I can only assume Ken is fitting in making this album in between selling used Ford Capris in some North London car lot and knock-off CDs down the market, general activities that a man called Ken Camden is obliged to do. These time restraints would explain why this album is a series of live recordings, with little predetermined composition and no overdubs.

The album revisits concepts from the 1970s, channeling meditative eastern spirituality through the medium of German kosmische musik. Not sure what your average geezer would make of that. In basic terms its just Ken playing his guitar; albeit heavily processed with support from droning Tanpura (the second time a version of this instrument has featured on QBE this week – there are similarities between this and the Messages release). It is the very raw quality of the album that makes this such an interesting listen. Each track was repeatedly recorded and the final selection was chosen based on it’s idiosyncrasies rather than technical quality.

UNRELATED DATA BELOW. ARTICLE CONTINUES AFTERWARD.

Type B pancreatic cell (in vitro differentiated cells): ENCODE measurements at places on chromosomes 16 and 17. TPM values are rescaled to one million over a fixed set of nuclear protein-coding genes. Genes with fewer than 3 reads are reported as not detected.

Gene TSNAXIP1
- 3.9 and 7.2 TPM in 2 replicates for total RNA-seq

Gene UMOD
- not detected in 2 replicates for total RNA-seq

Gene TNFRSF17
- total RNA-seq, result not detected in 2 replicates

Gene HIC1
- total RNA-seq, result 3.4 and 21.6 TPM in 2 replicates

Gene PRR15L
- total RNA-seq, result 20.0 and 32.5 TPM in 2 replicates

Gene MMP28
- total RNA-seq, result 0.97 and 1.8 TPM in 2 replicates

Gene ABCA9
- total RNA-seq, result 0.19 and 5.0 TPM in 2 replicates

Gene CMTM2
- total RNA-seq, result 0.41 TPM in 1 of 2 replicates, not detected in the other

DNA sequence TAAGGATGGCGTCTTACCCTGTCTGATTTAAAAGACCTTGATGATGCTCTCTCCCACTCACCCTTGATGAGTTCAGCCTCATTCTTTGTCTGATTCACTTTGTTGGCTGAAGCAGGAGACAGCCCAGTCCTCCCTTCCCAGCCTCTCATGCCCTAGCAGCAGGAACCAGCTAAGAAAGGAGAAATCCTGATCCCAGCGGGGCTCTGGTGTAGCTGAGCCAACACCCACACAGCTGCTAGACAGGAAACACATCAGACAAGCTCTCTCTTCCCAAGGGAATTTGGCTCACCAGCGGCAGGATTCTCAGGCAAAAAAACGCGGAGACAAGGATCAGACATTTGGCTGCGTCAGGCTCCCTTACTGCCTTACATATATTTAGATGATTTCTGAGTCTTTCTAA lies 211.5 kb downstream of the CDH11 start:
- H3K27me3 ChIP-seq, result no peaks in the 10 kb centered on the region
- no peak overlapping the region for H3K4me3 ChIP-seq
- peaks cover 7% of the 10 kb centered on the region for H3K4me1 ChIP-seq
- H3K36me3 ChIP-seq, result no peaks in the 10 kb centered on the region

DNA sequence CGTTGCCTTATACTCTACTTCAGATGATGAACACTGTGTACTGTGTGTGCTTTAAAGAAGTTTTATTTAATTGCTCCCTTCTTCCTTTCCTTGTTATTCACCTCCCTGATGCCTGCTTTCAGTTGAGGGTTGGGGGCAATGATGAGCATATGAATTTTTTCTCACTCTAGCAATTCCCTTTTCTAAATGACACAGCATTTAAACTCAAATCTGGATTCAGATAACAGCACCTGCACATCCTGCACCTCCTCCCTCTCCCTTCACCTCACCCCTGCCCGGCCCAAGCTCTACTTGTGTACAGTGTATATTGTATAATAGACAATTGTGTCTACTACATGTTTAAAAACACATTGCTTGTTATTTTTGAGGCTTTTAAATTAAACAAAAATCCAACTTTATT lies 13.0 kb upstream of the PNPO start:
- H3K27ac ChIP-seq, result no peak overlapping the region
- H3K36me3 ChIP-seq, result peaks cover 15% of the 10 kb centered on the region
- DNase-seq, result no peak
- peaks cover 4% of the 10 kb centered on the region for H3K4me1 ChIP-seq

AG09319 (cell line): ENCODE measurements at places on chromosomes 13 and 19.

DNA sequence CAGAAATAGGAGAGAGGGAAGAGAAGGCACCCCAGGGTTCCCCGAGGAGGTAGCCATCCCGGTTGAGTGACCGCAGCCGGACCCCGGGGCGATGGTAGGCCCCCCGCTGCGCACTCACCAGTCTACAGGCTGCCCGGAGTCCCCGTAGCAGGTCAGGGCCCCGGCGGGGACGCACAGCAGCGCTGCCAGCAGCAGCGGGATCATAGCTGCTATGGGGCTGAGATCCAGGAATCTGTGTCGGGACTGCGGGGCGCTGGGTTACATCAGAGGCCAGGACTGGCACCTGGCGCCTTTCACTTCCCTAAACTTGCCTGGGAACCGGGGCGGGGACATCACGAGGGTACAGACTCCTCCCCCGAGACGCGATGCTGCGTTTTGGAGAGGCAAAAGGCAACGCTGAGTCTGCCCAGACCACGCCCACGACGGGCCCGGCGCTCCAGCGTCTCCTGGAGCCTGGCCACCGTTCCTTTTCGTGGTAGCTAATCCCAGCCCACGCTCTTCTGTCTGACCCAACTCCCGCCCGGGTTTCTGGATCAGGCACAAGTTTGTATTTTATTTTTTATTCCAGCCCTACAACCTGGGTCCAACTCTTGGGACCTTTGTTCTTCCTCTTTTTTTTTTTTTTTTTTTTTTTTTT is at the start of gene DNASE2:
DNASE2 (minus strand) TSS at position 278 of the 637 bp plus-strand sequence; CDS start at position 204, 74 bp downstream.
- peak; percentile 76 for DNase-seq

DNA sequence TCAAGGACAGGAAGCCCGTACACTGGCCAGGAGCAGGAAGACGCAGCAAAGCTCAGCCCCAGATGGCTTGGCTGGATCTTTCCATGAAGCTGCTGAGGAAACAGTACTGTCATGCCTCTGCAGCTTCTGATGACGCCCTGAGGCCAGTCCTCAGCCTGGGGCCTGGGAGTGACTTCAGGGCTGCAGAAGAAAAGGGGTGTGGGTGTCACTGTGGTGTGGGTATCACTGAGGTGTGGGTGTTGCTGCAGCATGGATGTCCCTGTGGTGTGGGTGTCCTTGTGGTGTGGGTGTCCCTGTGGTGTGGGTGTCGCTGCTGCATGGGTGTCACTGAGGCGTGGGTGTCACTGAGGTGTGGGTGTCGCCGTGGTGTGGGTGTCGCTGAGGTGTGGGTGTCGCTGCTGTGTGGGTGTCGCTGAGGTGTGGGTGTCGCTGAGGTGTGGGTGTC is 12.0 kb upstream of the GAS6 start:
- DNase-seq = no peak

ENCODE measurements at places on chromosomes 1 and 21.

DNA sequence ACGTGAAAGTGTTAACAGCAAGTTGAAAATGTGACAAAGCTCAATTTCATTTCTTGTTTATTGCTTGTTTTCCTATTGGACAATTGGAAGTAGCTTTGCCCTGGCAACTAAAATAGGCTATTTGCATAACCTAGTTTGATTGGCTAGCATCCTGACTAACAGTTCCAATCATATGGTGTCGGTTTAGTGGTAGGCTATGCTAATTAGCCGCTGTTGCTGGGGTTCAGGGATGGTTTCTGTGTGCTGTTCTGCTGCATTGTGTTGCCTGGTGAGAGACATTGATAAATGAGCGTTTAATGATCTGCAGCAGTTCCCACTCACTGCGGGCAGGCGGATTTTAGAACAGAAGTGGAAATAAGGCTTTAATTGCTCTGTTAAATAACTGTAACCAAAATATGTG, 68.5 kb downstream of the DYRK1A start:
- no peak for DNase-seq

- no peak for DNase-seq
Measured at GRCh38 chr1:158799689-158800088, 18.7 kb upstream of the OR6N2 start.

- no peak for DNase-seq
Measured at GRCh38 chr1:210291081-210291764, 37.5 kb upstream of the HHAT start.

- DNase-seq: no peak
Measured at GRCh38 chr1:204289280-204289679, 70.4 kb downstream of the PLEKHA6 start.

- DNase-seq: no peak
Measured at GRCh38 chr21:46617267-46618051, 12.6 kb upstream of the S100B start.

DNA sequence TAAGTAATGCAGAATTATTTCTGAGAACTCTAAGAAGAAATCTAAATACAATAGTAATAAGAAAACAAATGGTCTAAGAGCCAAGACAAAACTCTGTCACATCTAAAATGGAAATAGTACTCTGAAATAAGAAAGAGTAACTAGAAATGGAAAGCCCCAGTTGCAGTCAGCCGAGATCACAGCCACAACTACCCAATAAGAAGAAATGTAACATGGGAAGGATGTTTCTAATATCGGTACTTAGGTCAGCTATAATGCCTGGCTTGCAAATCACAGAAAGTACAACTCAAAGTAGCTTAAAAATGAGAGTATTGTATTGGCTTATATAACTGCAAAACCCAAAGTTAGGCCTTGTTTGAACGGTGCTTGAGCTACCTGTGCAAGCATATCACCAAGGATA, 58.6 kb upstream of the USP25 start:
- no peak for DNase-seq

The music has a very pure tone. The rough cuts mean the sound is almost tangible, the feedback of gliding over the rough, electrostatic surfaces of faraway planets. Over the course of the album song titles such as Raga and Raagini Robot meet New Space and Jupiter. East meets space, west bypassed. Raga is an almost traditional Indian raga melody, uneconomic and expansive, a sonic meditation. The sound of the electronic Tanpura provides engaging, vivid arpeggios to Raagini Robot. The arpeggios continue into New Space, this time created by heavily distorted guitar, becoming fractured and unstable. As these slowly dissipate into nothingness the epic, flowing finale of Jupiter begins, where guitar and rhythm and physical matter vanish into the gaseous depths and transcendence is achieved.

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